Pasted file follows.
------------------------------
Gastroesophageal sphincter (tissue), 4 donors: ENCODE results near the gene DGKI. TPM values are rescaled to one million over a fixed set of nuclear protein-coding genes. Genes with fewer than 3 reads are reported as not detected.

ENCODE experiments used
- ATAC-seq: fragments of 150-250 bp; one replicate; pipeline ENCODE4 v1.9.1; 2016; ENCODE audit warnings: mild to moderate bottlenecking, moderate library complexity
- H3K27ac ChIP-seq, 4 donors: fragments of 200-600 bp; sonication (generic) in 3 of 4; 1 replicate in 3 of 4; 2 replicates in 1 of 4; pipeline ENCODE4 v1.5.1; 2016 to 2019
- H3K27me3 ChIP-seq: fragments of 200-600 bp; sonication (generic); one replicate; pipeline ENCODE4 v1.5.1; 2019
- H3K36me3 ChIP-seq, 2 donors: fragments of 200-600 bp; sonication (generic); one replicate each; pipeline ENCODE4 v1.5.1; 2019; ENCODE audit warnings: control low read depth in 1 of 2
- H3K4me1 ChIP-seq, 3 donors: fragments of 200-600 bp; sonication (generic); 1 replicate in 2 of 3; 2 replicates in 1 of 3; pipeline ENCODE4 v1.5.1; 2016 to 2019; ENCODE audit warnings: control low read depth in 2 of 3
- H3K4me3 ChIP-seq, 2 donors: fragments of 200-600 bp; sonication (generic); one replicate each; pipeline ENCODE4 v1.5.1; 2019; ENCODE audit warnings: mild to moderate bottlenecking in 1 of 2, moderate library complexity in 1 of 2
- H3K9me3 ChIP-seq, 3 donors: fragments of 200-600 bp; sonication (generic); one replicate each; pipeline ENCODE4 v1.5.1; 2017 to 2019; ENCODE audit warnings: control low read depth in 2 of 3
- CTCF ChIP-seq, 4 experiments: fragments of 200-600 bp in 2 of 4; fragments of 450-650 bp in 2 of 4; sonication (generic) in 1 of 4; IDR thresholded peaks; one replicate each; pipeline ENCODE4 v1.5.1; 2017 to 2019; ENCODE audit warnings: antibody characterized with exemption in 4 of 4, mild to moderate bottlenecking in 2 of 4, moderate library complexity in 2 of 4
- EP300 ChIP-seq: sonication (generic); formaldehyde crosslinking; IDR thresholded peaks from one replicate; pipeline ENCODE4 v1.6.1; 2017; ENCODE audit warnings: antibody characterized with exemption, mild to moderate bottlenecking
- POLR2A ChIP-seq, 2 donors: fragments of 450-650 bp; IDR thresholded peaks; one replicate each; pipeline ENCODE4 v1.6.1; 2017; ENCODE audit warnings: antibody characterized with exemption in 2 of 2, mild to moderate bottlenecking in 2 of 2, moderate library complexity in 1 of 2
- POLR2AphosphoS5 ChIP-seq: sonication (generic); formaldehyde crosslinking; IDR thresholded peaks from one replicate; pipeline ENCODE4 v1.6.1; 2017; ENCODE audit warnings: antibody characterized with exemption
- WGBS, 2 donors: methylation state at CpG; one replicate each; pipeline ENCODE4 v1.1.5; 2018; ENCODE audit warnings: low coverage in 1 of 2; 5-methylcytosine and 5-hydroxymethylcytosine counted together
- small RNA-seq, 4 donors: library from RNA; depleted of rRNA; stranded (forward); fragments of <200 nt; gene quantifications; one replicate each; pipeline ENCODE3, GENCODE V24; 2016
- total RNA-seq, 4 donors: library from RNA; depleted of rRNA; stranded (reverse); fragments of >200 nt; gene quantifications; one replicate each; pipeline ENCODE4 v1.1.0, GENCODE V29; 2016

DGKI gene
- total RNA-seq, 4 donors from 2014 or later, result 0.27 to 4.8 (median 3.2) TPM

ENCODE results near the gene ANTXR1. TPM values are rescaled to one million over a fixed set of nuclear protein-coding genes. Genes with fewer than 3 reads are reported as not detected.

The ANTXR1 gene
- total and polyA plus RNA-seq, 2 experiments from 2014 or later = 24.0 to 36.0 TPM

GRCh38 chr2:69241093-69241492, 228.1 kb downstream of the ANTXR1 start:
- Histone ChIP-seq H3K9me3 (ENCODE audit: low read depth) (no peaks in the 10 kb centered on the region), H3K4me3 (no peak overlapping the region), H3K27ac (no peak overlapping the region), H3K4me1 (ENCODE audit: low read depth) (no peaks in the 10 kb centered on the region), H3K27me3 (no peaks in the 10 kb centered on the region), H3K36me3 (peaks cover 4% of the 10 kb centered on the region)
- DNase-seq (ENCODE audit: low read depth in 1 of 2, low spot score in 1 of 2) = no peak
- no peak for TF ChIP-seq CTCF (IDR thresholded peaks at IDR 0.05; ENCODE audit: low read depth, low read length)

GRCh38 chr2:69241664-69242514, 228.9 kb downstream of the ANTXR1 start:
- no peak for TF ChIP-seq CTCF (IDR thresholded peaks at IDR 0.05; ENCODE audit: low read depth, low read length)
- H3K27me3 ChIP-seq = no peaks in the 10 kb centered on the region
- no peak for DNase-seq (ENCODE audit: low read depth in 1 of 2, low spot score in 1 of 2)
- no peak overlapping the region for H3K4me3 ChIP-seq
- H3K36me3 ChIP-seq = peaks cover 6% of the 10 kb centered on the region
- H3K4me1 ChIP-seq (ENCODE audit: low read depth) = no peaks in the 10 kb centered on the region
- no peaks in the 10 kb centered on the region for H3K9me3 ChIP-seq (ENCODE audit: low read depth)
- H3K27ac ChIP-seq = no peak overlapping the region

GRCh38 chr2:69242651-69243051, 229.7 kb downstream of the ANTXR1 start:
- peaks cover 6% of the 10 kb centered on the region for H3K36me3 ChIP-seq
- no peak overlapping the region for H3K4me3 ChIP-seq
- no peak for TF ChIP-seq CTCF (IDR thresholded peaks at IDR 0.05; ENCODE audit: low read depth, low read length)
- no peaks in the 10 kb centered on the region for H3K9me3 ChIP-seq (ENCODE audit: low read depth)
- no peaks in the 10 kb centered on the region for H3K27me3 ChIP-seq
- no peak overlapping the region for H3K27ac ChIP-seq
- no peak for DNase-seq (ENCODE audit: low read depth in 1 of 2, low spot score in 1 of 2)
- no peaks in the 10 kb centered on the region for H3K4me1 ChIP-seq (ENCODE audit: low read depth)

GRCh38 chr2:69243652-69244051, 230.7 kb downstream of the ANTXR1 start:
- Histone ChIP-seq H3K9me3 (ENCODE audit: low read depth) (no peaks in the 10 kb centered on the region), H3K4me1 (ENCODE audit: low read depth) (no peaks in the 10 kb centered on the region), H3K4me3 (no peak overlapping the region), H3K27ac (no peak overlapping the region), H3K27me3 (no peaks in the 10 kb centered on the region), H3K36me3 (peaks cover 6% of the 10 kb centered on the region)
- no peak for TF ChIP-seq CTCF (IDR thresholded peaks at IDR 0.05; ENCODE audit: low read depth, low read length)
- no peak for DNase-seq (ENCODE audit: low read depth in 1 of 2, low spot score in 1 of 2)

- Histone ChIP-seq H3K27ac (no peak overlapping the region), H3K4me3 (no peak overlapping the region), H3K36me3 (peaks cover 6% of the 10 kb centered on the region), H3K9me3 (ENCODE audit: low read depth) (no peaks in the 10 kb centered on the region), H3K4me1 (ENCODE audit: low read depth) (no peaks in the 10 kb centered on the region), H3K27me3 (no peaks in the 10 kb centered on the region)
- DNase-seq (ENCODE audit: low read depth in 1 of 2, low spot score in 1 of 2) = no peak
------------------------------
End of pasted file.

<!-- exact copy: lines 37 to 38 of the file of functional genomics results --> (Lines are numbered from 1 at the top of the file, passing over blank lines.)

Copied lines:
- no peak overlapping the region for H3K4me3 ChIP-seq
- no peak for TF ChIP-seq CTCF (IDR thresholded peaks at IDR 0.05; ENCODE audit: low read depth, low read length)